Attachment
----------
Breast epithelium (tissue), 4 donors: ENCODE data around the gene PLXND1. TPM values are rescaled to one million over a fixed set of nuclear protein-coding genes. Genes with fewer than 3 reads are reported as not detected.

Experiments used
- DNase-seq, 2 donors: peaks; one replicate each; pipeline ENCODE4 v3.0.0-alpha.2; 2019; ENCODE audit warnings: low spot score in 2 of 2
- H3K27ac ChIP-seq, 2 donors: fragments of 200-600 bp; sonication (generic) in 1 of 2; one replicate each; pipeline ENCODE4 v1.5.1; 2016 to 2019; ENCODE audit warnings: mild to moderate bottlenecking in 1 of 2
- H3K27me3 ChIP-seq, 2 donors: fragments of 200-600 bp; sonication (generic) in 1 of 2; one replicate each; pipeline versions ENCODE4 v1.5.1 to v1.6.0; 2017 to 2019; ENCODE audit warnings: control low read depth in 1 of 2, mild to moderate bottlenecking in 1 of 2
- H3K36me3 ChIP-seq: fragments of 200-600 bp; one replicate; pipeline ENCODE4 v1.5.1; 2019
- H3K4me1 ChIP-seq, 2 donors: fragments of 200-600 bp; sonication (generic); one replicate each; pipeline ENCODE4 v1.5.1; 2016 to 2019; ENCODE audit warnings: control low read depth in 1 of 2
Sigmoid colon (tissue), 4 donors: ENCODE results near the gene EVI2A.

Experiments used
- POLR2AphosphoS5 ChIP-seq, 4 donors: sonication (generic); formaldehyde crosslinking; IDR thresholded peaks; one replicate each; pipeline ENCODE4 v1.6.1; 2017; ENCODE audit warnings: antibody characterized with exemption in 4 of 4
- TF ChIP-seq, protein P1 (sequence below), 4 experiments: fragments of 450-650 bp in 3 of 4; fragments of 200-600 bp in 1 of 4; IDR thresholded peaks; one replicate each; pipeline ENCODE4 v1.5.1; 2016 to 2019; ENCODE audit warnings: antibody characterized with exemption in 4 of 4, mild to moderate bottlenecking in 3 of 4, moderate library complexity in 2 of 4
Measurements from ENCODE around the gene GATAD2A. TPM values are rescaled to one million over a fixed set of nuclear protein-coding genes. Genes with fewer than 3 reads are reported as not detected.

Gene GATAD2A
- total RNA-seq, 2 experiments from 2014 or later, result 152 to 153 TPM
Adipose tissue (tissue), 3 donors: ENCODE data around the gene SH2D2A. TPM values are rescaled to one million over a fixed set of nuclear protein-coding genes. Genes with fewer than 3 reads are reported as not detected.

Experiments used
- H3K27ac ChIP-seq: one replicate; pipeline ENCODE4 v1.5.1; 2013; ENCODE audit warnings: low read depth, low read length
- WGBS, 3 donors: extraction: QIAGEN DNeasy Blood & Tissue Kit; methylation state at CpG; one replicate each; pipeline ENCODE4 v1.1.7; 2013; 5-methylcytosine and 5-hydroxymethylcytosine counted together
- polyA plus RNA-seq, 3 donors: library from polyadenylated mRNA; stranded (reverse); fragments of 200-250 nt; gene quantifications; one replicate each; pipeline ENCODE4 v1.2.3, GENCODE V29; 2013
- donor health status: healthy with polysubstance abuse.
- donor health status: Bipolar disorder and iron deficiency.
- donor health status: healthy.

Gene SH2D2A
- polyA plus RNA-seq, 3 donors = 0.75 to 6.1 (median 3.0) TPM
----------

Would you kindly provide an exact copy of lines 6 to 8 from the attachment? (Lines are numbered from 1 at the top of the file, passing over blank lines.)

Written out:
- H3K36me3 ChIP-seq: fragments of 200-600 bp; one replicate; pipeline ENCODE4 v1.5.1; 2019
- H3K4me1 ChIP-seq, 2 donors: fragments of 200-600 bp; sonication (generic); one replicate each; pipeline ENCODE4 v1.5.1; 2016 to 2019; ENCODE audit warnings: control low read depth in 1 of 2
Sigmoid colon (tissue), 4 donors: ENCODE results near the gene EVI2A.